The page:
I always assumed this must be some kind of New York affectation, but no. On the website of the MTA, which runs that city's elevated lines, you'll find instructions like this: "For service to Manhattan, transfer between the shuttle bus and L train"
Dennis McClendon, The Encyclopedia of Chicago: "Chicago's rapid transit system has been known as the 'L' since before the first line opened in 1892. "Let me quote from the website of the Chicago Transit Authority: "CTA’s train system is called the ‘L’, short for "elevated." And yet editors stubbornly cling to "El". If someone told them his name was Lynn, would they still insist on calling him Lynne, or Lin, perhaps even Linwood, or whatever else might strick their fancy?
Mike Royko: "You'd think he's been riding the L all his life."
Andrew Greeley: The Bishop and the Missing L Train
Writers of Chicago unite! Fight the debasement of our language. You have nothing to lose but your means of living.
Don't discount your NY hypothesis so quickly. The "L" in NY does not mean elevated: it's a specific line that runs from 14th Street on the west side to Canarsie. And I believe that none of it is actually elevated. Instead, it's the letter "L," just like it's the "A" train you take to go to Harlem.
I'm all for umbrage over spelling, don't get me wrong. But if the word for our train system is an abbreviation of "ELevated," wouldn't the customs of abbreviation lead us to abbreviate it as "El" ?
For example, our state's postal abbreviation is "IL" and I note that all the states have the first letter of their name matching the first letter of their abbreviation. Under a system that would render "L" for elevated, our state's postal code might be "LN" or "LNS." Indiana might be "ND" or "NA."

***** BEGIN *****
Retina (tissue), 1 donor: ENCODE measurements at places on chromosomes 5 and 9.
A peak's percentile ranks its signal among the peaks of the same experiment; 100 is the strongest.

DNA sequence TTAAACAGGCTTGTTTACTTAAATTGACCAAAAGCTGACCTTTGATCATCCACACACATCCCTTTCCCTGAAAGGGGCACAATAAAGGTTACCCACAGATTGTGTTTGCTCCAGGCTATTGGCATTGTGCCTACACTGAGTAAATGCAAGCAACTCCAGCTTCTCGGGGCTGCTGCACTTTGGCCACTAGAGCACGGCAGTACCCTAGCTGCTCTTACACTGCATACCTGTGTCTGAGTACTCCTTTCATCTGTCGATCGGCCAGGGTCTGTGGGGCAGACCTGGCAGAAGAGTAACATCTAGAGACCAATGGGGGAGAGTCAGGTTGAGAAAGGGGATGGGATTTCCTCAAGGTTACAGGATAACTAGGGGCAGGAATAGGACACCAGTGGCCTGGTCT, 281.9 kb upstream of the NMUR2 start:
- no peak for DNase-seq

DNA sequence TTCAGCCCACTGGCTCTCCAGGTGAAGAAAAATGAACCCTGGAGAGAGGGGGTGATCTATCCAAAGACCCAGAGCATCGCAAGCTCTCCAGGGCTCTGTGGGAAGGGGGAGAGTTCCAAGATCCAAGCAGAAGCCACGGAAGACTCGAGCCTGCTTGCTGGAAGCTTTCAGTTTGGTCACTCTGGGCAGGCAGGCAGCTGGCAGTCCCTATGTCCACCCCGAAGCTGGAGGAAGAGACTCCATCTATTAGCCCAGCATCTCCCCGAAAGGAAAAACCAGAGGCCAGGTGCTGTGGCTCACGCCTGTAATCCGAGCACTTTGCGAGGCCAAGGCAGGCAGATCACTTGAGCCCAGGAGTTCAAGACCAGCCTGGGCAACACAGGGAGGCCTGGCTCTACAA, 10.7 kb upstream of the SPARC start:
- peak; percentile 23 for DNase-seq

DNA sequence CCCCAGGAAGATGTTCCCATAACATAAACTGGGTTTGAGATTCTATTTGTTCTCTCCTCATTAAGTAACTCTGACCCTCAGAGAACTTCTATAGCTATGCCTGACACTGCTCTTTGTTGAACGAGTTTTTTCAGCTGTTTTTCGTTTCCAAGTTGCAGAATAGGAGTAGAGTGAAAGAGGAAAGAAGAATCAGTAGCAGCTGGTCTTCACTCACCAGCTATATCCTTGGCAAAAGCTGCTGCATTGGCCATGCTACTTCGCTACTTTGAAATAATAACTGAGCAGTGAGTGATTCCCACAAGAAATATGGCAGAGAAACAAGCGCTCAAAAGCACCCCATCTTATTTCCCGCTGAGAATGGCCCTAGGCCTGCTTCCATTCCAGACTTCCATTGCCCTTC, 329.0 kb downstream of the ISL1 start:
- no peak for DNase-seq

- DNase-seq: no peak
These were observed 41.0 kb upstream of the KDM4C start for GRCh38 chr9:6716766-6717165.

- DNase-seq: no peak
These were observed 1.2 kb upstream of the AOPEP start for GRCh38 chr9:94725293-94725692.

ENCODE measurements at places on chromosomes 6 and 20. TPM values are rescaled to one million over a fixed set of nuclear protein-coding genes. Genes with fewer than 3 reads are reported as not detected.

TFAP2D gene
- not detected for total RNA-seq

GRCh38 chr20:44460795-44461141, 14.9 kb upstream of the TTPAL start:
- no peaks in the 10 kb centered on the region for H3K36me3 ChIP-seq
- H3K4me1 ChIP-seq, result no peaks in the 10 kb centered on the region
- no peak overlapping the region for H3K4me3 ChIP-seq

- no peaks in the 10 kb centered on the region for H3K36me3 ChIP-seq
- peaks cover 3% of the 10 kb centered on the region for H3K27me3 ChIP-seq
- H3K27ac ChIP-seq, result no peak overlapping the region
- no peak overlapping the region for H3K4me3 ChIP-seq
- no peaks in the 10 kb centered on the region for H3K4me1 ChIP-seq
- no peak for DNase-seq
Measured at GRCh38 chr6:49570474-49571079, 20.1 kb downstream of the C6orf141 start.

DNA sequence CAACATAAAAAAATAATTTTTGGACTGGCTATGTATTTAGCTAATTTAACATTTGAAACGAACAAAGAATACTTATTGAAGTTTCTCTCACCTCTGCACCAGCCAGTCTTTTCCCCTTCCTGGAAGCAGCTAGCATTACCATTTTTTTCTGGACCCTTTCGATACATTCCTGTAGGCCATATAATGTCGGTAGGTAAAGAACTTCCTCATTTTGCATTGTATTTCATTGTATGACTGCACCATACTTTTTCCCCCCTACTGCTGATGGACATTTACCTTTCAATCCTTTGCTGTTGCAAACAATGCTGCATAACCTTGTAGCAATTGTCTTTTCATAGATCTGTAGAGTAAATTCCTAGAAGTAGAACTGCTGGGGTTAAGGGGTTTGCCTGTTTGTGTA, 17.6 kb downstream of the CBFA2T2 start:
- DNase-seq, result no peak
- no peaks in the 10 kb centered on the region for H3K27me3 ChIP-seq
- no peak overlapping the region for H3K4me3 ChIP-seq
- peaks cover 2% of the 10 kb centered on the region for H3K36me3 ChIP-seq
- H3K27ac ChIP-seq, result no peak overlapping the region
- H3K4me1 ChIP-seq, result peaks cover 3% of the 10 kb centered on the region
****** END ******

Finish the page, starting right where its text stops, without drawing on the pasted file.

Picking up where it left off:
From an aesthetic perspective, I like the simplicity of "L" but the conventions of the English language don't generally support sleekness. Our spelling is like an ancient temple that bears layers of ornamentation added by a thousand years of changing culture. If Mies van der Rohe had designed our spelling conventions, life would be very different.
Hey, finally someone takes a stand on this issue. As a journalist and recent student in Chicago, it drove me crazy to see the "L" misnamed in several Chicago publications. However, I must also surmise that the MTA's Web site is indeed referring to the L line of the subway, which I take everyday to work.
The solution is easy... just change CTA signage. When CTA sets up signposts outside its stations, those signposts should have a large "L" at the top. Boston does this with the "T", London with the θ, etc.
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